According to the Bureau of Labor Statistics, 5,333 people in the United States died because of work-related injuries, in the year 2019. While the chances of a workplace injury being fatal are uncommon, the injuries themselves affect a number of workers. Because of how common workplace injuries are, a worker can make a claim to receive monetary compensation or reimbursement of medical bills.
How You Can Claim Compensation for a Work-Related Injury?
The Occupational Safety and Health Administration (OSHA) under the United States Department of Labor defines a workplace injury as any work-related injury or sickness that the work environment causes or contributes to.
A workplace injury can include many things – from falling and injuring yourself, to developing cancer or any illness because of exposure to dangerous chemicals. If you get injured or sick while you are on the job, because of the nature of the work you do, then your condition will qualify as a workplace injury. A workers compensation claim is made to your employer’s insurance carrier, who covers your workers’ compensation.
There are certain that you will need to qualify if your claim is valid, and you want workers’ compensation. They are as follows:
- You should be a legal employee who was injured while working. Your claim will not be valid if you are being paid under the table, or you get injured while you are off-the-clock.
- You were not involved in something illegal while you sustained your injury. If you were under the influence of drugs, alcohol, or other illicit substances, then your claim can be rejected.
- Your employer was informed of your injury as soon as it was possible. If you are seriously injured, then your employer should be alerted immediately. You should not try to hide or downplay your injuries if you are planning on filing a claim.
- You filed your claim for workers’ compensation before the deadline. Different stats can have different deadlines for claims, so make sure that you are informed of the time limit for filing claims for your state is.
You need to be aware that not every injury sustained in the workplace can be classified as a workplace injury. Any injury sustained at the workplace can be divided into compensable work injuries and non-compensable work injuries.
Any injury or illness that is a result of the work, or the work environment, is a compensable work injury. A non-compensable work injury is any injury or illness that cannot be traced to the nature of your work, or your work environment. It may also include any injury that your worker’s compensation provider does not consider to be related to your work.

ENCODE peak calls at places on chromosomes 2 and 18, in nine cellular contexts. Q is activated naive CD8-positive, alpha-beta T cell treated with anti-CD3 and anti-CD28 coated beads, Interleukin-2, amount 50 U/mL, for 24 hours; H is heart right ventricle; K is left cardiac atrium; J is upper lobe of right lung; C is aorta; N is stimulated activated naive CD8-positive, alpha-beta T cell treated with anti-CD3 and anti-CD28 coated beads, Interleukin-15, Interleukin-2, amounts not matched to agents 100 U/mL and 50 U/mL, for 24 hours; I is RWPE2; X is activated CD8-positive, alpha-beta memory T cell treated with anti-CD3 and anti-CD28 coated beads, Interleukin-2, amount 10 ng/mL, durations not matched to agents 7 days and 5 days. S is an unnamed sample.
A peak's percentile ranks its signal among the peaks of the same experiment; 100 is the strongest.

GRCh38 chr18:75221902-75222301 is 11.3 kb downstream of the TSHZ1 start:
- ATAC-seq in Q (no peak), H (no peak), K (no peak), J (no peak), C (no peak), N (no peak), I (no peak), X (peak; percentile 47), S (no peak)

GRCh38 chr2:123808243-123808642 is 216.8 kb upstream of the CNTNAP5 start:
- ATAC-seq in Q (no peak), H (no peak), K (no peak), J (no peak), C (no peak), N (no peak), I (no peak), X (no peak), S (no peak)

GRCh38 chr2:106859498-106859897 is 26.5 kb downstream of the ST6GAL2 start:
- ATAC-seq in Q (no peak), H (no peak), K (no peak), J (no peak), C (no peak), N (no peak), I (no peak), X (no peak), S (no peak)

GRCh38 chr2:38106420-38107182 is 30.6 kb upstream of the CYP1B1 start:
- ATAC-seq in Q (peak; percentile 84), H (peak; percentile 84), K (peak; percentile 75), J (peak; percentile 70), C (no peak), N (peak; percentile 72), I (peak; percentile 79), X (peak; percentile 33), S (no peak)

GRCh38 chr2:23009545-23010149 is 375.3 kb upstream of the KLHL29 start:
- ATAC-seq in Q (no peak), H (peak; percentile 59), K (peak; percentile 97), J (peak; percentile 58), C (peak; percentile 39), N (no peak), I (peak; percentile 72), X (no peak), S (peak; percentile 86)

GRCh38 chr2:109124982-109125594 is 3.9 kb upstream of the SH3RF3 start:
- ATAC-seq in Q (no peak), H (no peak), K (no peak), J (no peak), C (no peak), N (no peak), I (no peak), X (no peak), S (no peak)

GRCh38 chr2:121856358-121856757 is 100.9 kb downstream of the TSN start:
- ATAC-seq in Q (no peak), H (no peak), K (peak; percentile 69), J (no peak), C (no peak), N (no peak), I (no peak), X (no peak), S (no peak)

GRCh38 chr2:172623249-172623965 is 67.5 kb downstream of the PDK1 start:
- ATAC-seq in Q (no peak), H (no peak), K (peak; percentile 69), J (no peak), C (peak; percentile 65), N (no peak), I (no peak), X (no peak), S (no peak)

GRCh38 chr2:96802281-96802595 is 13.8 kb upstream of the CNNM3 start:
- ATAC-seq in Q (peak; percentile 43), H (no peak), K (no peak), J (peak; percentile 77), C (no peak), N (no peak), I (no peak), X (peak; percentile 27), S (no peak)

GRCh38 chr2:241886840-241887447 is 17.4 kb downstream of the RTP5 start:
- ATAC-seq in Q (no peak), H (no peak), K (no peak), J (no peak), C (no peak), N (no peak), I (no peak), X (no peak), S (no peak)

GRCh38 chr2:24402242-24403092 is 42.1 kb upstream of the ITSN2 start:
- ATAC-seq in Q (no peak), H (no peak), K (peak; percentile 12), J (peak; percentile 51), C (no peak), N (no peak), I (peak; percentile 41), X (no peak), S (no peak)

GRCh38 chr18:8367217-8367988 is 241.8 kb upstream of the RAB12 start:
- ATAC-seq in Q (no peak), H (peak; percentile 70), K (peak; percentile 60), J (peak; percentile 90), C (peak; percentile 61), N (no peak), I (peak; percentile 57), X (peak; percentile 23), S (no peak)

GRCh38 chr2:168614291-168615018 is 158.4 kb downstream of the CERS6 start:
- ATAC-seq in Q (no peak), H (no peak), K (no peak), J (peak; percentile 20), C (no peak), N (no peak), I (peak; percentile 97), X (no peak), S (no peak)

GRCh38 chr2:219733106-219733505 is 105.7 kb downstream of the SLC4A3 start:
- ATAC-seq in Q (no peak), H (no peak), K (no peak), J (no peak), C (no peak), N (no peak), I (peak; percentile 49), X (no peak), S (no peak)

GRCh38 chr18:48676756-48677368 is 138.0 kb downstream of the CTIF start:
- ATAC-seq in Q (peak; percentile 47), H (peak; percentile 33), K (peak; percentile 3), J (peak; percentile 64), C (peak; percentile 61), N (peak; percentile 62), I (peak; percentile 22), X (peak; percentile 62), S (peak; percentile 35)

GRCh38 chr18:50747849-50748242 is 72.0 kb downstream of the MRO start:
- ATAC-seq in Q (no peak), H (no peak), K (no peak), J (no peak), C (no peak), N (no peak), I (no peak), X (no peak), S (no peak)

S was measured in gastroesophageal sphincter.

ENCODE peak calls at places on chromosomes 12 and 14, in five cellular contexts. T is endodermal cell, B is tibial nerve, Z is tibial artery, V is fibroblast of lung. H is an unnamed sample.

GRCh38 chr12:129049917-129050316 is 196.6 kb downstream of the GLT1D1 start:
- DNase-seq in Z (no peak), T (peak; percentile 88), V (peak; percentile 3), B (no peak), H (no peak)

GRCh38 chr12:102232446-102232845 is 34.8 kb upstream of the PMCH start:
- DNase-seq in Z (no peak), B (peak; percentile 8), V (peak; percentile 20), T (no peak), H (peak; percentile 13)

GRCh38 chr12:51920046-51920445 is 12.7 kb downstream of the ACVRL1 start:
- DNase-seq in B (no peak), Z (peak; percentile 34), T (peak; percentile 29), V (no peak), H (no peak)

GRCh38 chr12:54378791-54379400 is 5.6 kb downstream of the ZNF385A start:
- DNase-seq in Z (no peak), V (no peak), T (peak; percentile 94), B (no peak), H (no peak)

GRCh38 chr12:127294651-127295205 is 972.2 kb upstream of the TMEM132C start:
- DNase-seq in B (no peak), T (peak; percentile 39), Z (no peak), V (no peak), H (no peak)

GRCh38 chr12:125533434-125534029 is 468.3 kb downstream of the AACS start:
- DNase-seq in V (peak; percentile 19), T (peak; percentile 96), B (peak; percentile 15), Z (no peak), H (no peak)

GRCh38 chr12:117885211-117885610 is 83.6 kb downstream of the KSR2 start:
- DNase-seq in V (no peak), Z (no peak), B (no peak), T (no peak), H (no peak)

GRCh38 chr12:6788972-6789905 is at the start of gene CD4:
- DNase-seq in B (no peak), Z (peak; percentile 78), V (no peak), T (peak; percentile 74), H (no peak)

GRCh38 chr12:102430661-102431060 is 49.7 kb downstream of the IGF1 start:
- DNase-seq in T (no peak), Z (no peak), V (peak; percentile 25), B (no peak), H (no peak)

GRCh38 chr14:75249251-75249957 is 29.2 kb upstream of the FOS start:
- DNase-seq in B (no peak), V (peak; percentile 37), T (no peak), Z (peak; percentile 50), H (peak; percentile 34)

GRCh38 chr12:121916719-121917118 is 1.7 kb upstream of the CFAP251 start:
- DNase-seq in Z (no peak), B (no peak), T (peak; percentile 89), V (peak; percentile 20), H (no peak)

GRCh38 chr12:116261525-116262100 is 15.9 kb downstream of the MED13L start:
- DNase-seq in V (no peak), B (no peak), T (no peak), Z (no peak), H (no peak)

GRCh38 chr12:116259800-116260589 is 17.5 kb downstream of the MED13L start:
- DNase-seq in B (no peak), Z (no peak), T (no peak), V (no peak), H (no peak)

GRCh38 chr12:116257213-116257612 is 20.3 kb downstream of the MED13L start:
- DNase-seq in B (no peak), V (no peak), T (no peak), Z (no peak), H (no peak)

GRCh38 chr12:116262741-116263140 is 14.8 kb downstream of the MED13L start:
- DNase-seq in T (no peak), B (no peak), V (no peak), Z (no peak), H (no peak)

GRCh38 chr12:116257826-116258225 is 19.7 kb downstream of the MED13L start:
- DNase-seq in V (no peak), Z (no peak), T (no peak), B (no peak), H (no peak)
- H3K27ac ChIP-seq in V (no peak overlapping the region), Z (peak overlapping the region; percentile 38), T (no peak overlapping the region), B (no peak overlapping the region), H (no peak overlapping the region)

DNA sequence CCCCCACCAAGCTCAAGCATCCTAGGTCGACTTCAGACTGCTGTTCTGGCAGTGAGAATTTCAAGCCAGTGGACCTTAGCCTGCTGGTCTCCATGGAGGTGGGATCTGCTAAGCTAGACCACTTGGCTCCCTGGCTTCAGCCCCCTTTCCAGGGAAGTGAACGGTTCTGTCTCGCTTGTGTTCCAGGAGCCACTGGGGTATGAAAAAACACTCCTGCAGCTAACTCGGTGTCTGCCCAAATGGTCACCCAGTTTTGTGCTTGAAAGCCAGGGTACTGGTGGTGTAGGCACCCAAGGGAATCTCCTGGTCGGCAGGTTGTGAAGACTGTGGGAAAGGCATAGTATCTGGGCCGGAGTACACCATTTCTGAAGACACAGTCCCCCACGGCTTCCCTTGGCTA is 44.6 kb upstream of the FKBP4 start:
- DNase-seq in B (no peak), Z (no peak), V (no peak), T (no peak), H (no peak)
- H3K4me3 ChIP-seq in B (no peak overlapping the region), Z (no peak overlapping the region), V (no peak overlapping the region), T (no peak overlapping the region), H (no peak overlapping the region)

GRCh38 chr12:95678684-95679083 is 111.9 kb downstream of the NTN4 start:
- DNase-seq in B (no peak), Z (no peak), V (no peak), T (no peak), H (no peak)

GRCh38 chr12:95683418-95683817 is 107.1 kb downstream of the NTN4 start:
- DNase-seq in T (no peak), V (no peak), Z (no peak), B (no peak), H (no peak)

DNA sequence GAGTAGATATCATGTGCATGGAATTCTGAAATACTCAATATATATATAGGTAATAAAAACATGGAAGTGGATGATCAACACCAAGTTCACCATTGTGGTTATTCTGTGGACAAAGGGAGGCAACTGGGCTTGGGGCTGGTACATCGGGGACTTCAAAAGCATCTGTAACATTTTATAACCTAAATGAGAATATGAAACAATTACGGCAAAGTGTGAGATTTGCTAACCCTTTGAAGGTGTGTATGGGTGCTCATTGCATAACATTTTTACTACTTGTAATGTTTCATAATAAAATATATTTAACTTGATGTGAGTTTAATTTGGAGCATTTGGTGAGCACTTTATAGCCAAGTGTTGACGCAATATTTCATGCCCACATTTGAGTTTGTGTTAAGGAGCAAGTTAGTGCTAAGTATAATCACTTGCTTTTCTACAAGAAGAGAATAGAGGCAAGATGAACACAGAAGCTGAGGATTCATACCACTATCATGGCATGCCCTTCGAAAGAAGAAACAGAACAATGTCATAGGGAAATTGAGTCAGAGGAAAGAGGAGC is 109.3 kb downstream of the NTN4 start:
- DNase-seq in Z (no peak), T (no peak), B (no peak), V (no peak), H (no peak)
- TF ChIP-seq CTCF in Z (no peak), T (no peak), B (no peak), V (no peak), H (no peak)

Steps to Take after a Work-Related Injury
If you have been injured while you were working, make sure that you follow the steps below:
- File a Claim to Receive Workers’ Compensation – You should alert your employer about your injury, and contact the human resources department of your workplace. They will provide you with an injury report and a form to claim tour workers’ compensation.
- Get Immediate Medical Attention – You should get medical attention as soon as possible to avoid complications with your injuries. Even if it seems like your injuries are minor, you could have still sustained a concussion or other internal injuries. Prompt treatment will help minimize the effects of the injury you have sustained.
- Check if you can Receive Welfare or Disability – Once you have filed a claim for workers’ compensation, you should also check to see if you can qualify for welfare or disability. Usually, the claims are processed fast, but there can be times when processing the claims can take longer. Even if you receive your workers’ compensation promptly, it is a good idea to supplement your income while you are out of work.
Only Get Back to Work After you Recover – While the loss of income can take a toll, you should only return to work after you have recovered. Going back to work when you should be recuperating can cause health complications. So you should take the time to recover before you rejoin the workforce.